In this atmosphere there was no greater hero than Robert E. Lee, and the publication of his letters helped propagate his legend. Recollections and Letters concentrated more on Lee’s character than on his military career. Only about one-third of the book featured correspondence from the general’s years in the service of the Confederacy, and this was undoubtedly by design. Lee’s military career alone was a story of defeat, but by concentrating on his character, the story changed to one of perseverance and triumph over adversity. Not only did this help make Lee more popular than ever, it mirrored what many white Southerners wanted to believe about their region. In short, Lee’s story became the South’s story in the minds of many Southerners. Just as Lee’s character prevailed after a terrible defeat, the South would persevere in kind.
The letters and other correspondence in the book were arranged chronologically, and commentary by Rob Lee placed the material in context. The younger Lee’s affection for his father was evident through his words, and through the themes of the letters chosen for inclusion in the book. Indeed, he titled one of the book’s chapters “An Ideal Father.” Many of the elder Lee’s letters were written to his wife and children, highlighting a devotion to family at an emotional level not previously associated with the stately general. Lee wrote letters of encouragement to his family, expressed concern over his sons who were serving in the Confederate army, and lamented the death of his daughter during the war years. However, devotion to family was only one of the themes of the work. While Lee’s image as a commanding general is a familiar one, much of Recollections and Letters dealt with Lee as a private citizen. Devotion to duty was a constant theme in the letters, particularly after Lee assumed the presidency of Washington College. Lee turned down more lucrative offers and shunned politics to dedicate all of his energies to the school. He refused to profit from his status and seemed acutely aware that many ex-Confederates across the defeated South looked to him as an example of how they should behave. Lee’s letters also emphasized the personal attention that he paid to the students under his care, particularly in the chapter of the book that Rob Lee titled “An Advisor to Young Men.”
The myth of Robert E. Lee as we recognize it today was certainly enhanced with the original publication of Recollections and Letters. The book was well received by the American public and by the national press. The New York Times told its readers that Lee’s true character was unknown before the book’s publication, and that in the work Lee’s modesty, courage, humility, and “grandeur of soul” were recorded “so beautifully that scorners were subdued to contrition.” Other widely read publications expressed similar sentiments, as if a holy grail had been discovered, a blueprint for both the Southern and the American conscience. Soon other writers began emphasizing Lee’s character as well as his military acumen, heaping praise upon the general until actual memory intertwined with myth. The result was an ideal that no human being could ever live up to. Lee’s faults were erased from public memory and he was transformed into a man of perfect character, placed upon a pedestal as the epitome of grace and dignity.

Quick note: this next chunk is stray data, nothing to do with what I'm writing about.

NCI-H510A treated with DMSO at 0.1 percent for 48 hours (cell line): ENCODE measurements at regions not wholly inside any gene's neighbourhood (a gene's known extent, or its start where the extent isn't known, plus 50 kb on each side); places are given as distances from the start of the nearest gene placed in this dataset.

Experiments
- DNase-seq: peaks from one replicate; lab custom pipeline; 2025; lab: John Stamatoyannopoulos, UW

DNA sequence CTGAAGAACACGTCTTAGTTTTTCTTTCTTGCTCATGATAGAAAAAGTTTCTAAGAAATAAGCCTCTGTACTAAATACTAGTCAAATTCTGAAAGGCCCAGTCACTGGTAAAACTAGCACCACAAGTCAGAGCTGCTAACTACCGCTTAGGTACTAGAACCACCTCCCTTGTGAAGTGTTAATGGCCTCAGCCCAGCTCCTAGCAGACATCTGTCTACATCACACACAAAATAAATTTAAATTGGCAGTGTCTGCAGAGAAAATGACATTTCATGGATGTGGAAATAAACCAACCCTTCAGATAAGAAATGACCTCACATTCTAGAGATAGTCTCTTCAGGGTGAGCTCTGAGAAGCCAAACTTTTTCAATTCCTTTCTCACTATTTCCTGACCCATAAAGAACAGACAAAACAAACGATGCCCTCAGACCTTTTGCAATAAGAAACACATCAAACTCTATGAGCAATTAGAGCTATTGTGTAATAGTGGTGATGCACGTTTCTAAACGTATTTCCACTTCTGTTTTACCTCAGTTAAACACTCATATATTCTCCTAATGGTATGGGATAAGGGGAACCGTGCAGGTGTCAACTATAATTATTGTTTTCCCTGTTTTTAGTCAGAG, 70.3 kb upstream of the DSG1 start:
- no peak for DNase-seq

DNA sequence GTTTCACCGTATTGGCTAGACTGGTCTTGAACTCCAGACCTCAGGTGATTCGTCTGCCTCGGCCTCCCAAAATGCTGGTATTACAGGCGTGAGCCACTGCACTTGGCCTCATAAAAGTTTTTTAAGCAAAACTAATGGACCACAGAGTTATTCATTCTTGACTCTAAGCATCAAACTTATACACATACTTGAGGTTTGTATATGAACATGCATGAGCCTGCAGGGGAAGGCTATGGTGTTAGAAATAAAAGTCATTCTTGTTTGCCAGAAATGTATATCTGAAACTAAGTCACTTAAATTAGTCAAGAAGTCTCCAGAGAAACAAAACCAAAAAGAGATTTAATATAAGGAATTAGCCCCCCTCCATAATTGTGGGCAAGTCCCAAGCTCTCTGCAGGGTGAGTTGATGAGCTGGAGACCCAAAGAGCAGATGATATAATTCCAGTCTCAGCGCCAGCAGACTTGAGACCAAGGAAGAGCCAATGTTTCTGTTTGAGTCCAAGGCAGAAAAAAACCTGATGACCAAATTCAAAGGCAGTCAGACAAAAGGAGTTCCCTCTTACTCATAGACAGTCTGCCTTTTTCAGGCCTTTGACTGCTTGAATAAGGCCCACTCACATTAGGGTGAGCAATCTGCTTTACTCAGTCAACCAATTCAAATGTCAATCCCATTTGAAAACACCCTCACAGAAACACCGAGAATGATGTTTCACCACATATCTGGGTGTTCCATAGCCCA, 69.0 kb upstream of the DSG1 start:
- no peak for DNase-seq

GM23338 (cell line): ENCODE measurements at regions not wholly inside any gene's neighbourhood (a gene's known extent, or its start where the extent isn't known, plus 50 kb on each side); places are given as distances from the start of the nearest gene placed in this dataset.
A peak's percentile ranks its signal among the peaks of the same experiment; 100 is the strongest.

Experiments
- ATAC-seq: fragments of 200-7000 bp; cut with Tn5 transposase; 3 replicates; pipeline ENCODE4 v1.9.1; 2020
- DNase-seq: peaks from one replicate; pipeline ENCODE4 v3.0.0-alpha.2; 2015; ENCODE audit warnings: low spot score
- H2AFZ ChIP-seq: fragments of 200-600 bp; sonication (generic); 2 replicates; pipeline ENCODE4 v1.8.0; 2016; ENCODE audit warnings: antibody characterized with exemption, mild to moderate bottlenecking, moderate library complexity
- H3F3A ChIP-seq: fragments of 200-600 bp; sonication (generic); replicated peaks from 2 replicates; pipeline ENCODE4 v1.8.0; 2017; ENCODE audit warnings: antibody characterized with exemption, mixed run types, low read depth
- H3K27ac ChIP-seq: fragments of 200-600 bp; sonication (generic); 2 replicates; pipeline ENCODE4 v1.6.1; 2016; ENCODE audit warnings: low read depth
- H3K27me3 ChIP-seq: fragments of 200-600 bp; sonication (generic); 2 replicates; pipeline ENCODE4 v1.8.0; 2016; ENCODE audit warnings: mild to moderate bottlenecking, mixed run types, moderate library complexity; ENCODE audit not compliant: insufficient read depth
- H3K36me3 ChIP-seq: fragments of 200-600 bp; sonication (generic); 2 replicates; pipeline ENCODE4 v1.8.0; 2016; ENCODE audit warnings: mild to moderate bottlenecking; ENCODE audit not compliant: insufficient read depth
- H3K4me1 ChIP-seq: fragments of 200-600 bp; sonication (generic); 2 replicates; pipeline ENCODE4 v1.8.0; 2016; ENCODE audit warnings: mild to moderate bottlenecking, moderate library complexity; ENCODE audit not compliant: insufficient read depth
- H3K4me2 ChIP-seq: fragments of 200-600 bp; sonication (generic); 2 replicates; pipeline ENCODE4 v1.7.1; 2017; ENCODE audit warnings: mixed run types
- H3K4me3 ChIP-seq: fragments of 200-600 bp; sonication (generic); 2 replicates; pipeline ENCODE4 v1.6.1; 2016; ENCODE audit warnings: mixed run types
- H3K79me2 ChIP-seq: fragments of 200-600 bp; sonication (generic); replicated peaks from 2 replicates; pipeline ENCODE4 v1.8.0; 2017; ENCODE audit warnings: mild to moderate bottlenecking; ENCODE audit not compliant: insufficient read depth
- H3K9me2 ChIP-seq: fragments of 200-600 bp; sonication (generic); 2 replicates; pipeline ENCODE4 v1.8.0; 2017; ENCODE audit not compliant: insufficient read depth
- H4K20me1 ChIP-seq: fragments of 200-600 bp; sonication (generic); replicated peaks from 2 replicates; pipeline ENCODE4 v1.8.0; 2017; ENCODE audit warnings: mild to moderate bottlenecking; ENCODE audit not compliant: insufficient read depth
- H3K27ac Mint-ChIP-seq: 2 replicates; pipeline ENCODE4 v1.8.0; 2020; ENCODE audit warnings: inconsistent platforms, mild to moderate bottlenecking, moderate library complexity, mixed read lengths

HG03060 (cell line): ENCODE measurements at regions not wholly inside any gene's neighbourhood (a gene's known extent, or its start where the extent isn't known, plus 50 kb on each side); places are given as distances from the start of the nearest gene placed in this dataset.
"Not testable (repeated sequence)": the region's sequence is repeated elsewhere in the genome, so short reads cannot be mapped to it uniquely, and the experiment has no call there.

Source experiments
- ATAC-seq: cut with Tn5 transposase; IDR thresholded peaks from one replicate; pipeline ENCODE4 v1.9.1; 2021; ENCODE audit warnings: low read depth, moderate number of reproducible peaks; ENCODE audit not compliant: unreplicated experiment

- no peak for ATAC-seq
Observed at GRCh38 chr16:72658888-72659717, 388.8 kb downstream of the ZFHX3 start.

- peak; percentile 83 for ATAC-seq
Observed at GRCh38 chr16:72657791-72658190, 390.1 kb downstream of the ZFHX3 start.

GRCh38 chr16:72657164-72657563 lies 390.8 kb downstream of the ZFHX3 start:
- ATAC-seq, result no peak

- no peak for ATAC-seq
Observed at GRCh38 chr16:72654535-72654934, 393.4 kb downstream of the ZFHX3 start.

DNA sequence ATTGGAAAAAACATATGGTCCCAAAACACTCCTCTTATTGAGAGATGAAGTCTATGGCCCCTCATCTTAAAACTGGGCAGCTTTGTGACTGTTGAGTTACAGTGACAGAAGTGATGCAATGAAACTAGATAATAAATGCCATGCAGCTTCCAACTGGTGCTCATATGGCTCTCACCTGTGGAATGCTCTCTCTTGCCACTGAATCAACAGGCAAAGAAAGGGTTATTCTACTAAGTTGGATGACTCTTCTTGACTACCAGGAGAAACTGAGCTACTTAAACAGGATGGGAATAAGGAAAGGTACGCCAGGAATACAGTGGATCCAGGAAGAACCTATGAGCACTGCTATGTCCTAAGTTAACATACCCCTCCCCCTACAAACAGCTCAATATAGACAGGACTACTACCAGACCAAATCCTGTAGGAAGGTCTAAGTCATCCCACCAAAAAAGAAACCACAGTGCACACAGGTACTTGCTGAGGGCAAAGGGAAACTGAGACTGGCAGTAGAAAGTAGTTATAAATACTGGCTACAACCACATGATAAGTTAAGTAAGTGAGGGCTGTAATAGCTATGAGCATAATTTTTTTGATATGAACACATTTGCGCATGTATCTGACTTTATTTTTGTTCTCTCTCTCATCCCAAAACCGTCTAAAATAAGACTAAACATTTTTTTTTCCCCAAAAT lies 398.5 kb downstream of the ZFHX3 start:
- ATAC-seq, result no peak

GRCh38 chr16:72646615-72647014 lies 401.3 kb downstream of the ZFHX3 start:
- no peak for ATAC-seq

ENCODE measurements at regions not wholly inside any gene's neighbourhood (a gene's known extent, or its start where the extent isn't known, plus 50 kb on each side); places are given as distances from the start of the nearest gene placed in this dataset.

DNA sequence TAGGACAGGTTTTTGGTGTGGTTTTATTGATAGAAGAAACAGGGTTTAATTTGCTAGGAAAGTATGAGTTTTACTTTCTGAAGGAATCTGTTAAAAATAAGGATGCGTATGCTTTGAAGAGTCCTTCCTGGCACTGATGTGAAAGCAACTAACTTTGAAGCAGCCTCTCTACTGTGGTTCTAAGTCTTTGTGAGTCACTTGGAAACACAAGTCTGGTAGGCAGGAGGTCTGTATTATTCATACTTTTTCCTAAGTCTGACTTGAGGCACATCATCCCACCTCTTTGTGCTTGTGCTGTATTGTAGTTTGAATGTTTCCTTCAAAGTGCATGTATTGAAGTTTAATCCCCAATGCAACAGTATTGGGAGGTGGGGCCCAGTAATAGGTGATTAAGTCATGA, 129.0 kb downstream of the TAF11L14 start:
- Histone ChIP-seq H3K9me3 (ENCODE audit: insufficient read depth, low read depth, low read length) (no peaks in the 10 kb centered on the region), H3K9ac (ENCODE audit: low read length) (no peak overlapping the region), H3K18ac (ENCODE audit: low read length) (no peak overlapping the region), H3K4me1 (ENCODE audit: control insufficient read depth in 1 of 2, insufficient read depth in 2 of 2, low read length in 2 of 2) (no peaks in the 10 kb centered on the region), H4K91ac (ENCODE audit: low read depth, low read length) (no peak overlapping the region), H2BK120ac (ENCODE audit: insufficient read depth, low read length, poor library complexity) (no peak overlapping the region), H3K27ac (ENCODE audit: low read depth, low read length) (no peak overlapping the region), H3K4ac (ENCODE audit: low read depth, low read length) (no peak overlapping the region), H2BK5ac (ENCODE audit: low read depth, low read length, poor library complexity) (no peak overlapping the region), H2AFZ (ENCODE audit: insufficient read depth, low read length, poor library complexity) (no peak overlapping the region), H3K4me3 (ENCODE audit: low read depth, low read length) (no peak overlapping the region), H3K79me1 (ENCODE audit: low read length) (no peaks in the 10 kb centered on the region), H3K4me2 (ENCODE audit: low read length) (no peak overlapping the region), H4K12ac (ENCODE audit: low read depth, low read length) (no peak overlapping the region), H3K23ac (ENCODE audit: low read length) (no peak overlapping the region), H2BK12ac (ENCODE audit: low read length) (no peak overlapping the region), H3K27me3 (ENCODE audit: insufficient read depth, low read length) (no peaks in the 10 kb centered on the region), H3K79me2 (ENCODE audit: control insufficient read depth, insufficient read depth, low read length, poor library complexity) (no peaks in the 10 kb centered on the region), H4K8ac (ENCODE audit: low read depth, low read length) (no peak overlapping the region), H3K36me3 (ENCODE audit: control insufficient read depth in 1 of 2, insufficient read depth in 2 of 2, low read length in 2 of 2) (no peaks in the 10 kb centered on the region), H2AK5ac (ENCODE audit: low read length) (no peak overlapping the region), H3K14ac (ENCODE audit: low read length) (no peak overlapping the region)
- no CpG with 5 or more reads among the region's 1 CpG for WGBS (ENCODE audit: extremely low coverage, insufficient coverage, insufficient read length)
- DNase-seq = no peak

Lee moved from Southern icon to national icon in part due to his conduct after the war. From his post at Washington College he advocated reconciliation between the North and the South, serving as a role model for all former Confederates struggling to find their place in a reconstructed United States. He urged the South to accept defeat, counseled moderation and, in so doing, helped facilitate sectional reunion. For this Lee was revered in a way that many other Confederate generals, and certainly most Confederate politicians, were not. Unlike men such as James Ewell Brown “Jeb” Stuart or Thomas J. “Stonewall” Jackson, who achieved cultural sainthood in the South after death on the battlefield, Lee became a true national figure. His postwar prestige, both national and international, was unlike that of any other figure from the Civil War. “The people of Virginia and of the entire South,” Rob Lee remembered, “were continually giving evidence of their intense love for General Lee. From all nations, even from the Northern states, came to him marks of admiration and respect.” While the younger Lee composed these words a century ago, the sentiment that they reflected remains today in the hearts and minds of many Americans. Lee is, oddly enough, a quintessential American hero to many despite the fact that he took up arms against the United States, an act that we now consider one of the definitions of treason. But Robert E. Lee remains a rebel rather than a traitor, a man to be admired in defeat rather than pitied. A century later, Rob Lee’s affection for his father is still apparent in the pages of Recollections and Letters. More important, the book brings the general back to life today just as it did the day it was first published. Robert E. Lee’s words still resonate, and he continues to demand attention as a larger-than-life figure in American history.
Ben Wynne is a member of the history faculty at Florida State University. He holds a Ph.D. in history from the University of Mississippi, and he writes frequently on the Civil War era as well as on the history of his native Mississippi.